And what more shall I say? For time would fail me to tell of Gideon, Barak, Samson, Jephthah, of David and Samuel and the prophets— who through faith conquered kingdoms, enforced justice, obtained promises, stopped the mouths of lions, quenched the power of fire, escaped the edge of the sword, were made strong out of weakness, became mighty in war, put foreign armies to flight. Women received back their dead by resurrection. Some were tortured, refusing to accept release, so that they might rise again to a better life. Others suffered mocking and flogging, and even chains and imprisonment. They were stoned, they were sawn in two, they were killed with the sword. They went about in skins of sheep and goats, destitute, afflicted, mistreated— of whom the world was not worthy—wandering about in deserts and mountains, and in dens and caves of the earth. And all these, though commended through their faith, did not receive what was promised, since God had provided something better for us, that apart from us they should not be made perfect. Therefore, since we are surrounded by so great a cloud of witnesses, let us also lay aside every weight, and sin which clings so closely, and let us run with endurance the race that is set before us, looking to Jesus, the founder and perfecter of our faith, who for the joy that was set before him endured the cross, despising the shame, and is seated at the right hand of the throne of God. Consider him who endured from sinners such hostility against himself, so that you may not grow weary or fainthearted. – Hebrews 11:32-12:3
This ending to the great hall of faith chapter is absolutely astounding! Many Christians who don’t understand the Bible’s mandate to preach Christ from all of Scripture often resort to moralizing the Old Testament. That is, they take various Old Testament stories and characters and aim to emulate good character qualities and characteristics while avoiding bad ones. Nowhere in Scripture are we told to do that! In fact, the above text from Hebrews may be one of the strongest passive rebukes of such tendencies. Following the lengthy expose of the achievements of many great Old Testament characters, this would have been a perfect spot to extol readers to emulate these individuals. Rather, we are told that since we are “surrounded by so great a cloud of witnesses” (the Old Testament individuals just mentioned), we are to “run the race…looking to Jesus, the founder and perfecter of our faith…Consider him…that you may not grow weary or fainthearted”. Despite the achievements and blessings God bestowed on many Old Testament saints, our focus is not to be on them. Instead, our focus is to be squarely on Jesus Christ. Hebrews’ emphasis on the primacy of Christ and the necessity of focusing on him resonates beautifully with Scriptures’ testimony that all Scripture is ultimately about Christ and that he should be proclaimed from all Scripture.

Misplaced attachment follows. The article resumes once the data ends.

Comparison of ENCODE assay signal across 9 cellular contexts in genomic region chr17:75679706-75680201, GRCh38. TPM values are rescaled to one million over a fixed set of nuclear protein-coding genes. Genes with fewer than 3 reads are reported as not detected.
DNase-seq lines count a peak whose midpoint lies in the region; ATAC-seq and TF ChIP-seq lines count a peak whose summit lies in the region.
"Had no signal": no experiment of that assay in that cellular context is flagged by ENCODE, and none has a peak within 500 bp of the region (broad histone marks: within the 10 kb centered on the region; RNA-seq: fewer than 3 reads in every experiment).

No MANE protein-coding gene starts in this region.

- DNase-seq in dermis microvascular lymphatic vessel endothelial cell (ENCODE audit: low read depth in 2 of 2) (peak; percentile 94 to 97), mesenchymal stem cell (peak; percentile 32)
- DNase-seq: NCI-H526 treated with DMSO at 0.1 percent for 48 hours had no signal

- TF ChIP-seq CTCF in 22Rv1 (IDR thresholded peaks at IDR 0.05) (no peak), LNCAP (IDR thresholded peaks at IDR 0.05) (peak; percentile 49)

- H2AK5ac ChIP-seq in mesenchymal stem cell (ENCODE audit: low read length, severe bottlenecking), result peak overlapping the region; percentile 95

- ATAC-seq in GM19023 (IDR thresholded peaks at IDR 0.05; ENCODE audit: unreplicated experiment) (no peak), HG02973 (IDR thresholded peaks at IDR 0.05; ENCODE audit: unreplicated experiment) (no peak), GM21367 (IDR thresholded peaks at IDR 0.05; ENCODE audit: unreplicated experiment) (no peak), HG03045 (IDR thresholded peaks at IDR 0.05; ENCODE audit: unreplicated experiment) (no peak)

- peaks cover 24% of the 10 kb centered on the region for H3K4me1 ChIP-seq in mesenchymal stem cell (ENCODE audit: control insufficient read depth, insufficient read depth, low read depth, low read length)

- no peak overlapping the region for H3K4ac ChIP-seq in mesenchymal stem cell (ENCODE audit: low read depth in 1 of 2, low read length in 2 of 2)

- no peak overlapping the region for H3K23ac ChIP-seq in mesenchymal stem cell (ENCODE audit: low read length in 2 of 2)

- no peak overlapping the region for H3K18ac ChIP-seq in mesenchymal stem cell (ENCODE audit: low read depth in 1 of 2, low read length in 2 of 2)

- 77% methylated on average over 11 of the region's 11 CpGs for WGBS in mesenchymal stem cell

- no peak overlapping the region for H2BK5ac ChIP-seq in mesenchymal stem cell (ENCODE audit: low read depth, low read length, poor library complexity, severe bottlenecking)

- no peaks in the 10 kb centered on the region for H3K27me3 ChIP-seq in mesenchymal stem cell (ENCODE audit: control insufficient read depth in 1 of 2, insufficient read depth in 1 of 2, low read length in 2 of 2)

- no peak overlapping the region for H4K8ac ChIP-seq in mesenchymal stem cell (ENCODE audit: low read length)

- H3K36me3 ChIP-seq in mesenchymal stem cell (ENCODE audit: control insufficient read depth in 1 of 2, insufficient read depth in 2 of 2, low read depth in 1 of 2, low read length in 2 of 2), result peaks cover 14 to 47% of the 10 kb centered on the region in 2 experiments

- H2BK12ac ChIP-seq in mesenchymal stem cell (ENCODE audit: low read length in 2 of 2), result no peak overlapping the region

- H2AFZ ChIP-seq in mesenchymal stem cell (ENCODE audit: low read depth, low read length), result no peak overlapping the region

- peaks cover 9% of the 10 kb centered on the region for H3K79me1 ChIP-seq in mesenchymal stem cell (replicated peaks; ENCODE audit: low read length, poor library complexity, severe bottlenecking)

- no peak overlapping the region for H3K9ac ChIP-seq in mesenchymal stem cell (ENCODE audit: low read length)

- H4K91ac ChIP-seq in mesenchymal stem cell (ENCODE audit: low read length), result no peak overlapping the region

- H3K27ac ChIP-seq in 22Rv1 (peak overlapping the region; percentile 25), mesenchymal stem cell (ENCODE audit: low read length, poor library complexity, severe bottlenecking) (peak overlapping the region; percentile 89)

The question must again be raised; are you letting the Bible’s interpretation of itself inform your interpretation of the Bible? Does the way you interpret the Old Testament line up with how Scripture interprets the Old Testament? As we have seen quite explicitly, Hebrews continually and faithfully interprets Old Testament institutions, events, and figures in light of Christ. Additionally, the book contains such a rich and explicit focus on Christ in the midst of Scriptural exposition which resonates beautifully with the Bible’s mandates of Christ-centered interpretation and preaching. Are you letting the Bible’s interpretation of itself inform your interpretation of the Bible? My friends, we must strive to do so and encourage others unto the same!